Food Insecurity and Collateral Consequences of Punishment Admist the COVID-19 Pandemic

Bipartisan governmental representatives and the public support investment in health care, housing, education, and nutrition programs, plus resources for people leaving prison and jail (Halpin, 2018; Johnson & Beletsky, 2020; USCCR, 2019). The Personal Responsibility and Work Opportunity Reconciliation Act of 1996 banned people with felony drug convictions from receiving food stamps or Supplemental Nutrition Assistance Program (SNAP) benefits. Food insecurity, recidivism, and poor mental and physical health outcomes are associated with such bans. Several states have overturned SNAP benefit bans, yet individuals with criminal convictions are still denied benefits due to eligibility criteria modifications. COVID‐19 has impaired lower‐income, food‐insecure communities, which disproportionately absorb people released from prison and jail. Reentry support is sorely lacking.

Bipartisan governmental representatives and the public support investment in health care, housing, education, and nutrition programs, plus resources for people leaving prison and jail (Halpin, 2018; Johnson & Beletsky, 2020; USCCR, 2019). The Personal Responsibility and Work Opportunity Reconciliation Act of 1996 banned people with felony drug convictions from receiving food stamps or Supplemental Nutrition Assistance Program (SNAP) benefits. Food insecurity, recidivism, and poor mental and physical health outcomes are associated with such bans. Several states have overturned SNAP benefit bans, yet individuals with criminal convictions are still denied benefits due to eligibility criteria modifications. COVID‐19 has impaired lower‐income, food‐insecure communities, which disproportionately absorb people released from prison and jail. Reentry support is sorely lacking.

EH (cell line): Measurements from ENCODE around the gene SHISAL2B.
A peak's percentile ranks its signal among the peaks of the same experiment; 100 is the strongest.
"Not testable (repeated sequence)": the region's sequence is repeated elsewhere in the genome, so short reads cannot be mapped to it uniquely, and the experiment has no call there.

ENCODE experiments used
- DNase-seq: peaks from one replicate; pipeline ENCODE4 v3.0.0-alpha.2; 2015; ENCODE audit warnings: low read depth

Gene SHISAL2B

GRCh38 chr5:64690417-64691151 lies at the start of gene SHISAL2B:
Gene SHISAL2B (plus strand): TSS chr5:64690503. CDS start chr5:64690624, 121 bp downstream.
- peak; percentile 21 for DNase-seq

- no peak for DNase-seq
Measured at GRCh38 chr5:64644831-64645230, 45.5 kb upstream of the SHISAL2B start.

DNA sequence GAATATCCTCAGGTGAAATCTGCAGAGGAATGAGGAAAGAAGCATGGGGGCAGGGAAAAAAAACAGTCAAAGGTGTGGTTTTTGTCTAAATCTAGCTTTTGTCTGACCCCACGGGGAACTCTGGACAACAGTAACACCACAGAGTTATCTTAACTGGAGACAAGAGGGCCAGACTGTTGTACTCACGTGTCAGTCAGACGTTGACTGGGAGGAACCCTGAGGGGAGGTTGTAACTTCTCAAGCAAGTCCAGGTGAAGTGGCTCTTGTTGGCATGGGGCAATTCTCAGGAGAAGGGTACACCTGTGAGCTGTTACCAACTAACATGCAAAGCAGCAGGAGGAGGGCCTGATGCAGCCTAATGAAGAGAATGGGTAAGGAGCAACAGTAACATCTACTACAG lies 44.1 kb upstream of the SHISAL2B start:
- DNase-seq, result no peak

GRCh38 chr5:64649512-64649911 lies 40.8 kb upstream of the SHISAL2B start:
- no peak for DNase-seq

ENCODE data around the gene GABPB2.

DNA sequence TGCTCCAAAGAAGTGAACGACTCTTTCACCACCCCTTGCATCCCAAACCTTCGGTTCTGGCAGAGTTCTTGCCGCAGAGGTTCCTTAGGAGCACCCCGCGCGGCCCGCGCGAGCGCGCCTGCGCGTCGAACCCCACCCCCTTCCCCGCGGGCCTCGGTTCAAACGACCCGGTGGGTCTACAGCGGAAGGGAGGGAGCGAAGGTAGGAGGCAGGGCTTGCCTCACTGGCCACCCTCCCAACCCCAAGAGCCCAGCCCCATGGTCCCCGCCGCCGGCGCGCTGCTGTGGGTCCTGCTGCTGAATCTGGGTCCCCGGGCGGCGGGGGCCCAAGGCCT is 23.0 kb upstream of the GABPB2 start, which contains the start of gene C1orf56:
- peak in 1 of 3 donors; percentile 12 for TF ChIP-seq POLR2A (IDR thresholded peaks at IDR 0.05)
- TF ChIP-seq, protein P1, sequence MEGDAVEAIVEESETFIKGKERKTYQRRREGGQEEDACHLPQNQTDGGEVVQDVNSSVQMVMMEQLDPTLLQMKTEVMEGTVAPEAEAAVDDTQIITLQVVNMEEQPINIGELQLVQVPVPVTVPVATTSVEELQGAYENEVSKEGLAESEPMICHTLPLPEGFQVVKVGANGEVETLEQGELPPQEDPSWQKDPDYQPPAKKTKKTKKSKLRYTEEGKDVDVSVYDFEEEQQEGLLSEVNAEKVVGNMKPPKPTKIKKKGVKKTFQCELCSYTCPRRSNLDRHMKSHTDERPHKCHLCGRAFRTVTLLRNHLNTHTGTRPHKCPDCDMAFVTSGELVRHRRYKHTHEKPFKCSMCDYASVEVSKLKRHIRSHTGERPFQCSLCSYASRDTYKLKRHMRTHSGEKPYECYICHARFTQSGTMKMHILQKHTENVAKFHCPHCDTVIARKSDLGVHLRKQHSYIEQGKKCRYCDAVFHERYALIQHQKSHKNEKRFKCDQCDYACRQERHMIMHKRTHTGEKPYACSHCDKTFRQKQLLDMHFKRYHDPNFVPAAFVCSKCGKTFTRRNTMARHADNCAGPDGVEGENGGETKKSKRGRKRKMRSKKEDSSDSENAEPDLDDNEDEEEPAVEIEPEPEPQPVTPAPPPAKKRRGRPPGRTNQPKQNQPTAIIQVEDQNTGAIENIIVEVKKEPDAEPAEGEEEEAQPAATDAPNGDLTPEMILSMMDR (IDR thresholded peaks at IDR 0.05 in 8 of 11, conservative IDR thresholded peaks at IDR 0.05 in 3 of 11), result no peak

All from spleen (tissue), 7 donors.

File Type: 378
Categories: Covid-19, Equity